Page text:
16) Believing in conspiracy is simply easier then accepting actual reality. Many conspiracy theorists (and non-theorists) reject climate change / global warming out of hand, yet this factual reality can be easily proven with actual evidence (versus endless conjecture and false reporting). The actual reality of what is happening on Earth isn’t entirely pleasant, leading to cognitive dissonance, driving many people to seek out an alternative explanation that is more comfortable to them and their current worldview.
And like religion, this is ‘escapism’, seeking to avoid one’s actual reality by creating another. It doesn’t matter if there is any actual proof, all that matters is the creation and sustaining of another reality — a protective ‘veil’ that will encompass your involvement and existence in this world, and the “belief” in that reality.
For many, this is simply much more preferable then dealing in the real world, offering comfort in “knowing” why things happen as they do, having a ready explanation. Everything is perceived through this veil, seeing through a glass darkly, envisioning monsters and demons on the other side. There is comfort in the “knowing”, even if it isn’t actually true or if it lacks any evidence. In other words, taking this position is simply a mental exercise in self-delusion, something humans seem very prone to do.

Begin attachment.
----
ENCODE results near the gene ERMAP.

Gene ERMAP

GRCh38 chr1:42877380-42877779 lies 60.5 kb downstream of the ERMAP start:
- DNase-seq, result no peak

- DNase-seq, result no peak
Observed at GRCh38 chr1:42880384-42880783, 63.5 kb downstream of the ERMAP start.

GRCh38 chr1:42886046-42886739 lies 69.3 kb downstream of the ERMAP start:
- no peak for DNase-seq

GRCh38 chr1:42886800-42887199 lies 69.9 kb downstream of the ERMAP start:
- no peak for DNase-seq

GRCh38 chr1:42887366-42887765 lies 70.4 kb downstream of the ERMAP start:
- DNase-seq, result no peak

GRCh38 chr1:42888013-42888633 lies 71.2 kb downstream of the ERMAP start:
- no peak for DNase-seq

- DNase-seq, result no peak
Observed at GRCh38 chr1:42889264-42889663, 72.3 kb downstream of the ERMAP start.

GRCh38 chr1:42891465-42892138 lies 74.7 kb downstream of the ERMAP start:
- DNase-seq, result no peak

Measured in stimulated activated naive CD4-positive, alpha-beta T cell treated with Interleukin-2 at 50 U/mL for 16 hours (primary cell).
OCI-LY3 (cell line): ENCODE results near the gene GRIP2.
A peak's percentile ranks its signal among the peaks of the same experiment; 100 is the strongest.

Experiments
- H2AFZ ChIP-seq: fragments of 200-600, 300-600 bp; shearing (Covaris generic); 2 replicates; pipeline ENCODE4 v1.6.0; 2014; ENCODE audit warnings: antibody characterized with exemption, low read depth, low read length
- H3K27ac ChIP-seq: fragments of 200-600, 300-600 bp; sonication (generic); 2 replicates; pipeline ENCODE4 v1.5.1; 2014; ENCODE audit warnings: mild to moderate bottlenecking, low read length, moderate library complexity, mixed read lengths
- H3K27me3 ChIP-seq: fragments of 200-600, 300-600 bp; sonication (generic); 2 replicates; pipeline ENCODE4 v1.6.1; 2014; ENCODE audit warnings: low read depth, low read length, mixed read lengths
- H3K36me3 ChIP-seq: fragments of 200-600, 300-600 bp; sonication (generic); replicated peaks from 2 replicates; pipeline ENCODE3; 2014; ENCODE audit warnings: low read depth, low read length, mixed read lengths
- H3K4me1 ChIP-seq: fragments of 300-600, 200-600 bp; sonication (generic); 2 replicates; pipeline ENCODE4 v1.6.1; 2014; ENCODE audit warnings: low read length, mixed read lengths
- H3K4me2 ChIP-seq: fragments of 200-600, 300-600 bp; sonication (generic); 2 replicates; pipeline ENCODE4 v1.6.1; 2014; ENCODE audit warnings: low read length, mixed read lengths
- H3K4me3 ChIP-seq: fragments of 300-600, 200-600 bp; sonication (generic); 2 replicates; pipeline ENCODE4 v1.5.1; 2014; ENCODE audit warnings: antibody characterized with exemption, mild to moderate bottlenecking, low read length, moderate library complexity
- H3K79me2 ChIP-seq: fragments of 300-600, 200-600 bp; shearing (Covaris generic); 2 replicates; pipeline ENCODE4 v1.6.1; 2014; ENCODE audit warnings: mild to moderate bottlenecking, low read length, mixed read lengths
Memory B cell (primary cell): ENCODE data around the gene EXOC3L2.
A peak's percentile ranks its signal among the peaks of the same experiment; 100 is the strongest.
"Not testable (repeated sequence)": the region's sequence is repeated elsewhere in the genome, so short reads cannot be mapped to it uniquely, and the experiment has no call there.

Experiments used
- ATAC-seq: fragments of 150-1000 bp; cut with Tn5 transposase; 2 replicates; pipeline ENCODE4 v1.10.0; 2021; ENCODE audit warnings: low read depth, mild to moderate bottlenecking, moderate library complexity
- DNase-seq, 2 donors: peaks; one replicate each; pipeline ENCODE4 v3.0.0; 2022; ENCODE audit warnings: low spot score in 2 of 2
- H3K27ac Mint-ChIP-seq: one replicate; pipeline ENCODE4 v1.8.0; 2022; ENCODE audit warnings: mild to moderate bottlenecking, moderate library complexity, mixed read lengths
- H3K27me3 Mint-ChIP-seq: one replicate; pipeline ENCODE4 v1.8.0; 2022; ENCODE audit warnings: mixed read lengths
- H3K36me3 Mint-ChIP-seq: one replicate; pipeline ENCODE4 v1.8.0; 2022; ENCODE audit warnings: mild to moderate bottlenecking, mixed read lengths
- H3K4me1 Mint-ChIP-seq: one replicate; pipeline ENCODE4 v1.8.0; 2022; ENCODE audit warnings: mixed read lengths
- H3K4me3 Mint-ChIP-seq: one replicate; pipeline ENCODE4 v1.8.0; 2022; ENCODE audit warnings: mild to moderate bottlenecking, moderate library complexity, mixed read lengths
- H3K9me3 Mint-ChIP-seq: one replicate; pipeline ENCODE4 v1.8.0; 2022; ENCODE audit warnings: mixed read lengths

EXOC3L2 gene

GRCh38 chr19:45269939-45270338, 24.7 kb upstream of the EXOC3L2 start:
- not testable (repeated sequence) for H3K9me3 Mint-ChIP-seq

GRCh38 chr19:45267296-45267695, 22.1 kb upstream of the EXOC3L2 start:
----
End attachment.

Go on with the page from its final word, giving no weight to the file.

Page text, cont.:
Many will continue to find great comfort in such an existence, failing to apply any standards of proof or evidence that could challenge such a view. It really isn’t my intention to try to change that through this article — but if you really do intend to survive conspiracy theory, understand how it works, why it’s being fostered and promoted, who really benefits and the types of individuals that are behind it. They’re now cooperating together (in case you haven’t noticed) worldwide — essentially feeding off each other and trying to create even bigger followings.
Surviving Conspiracy Theory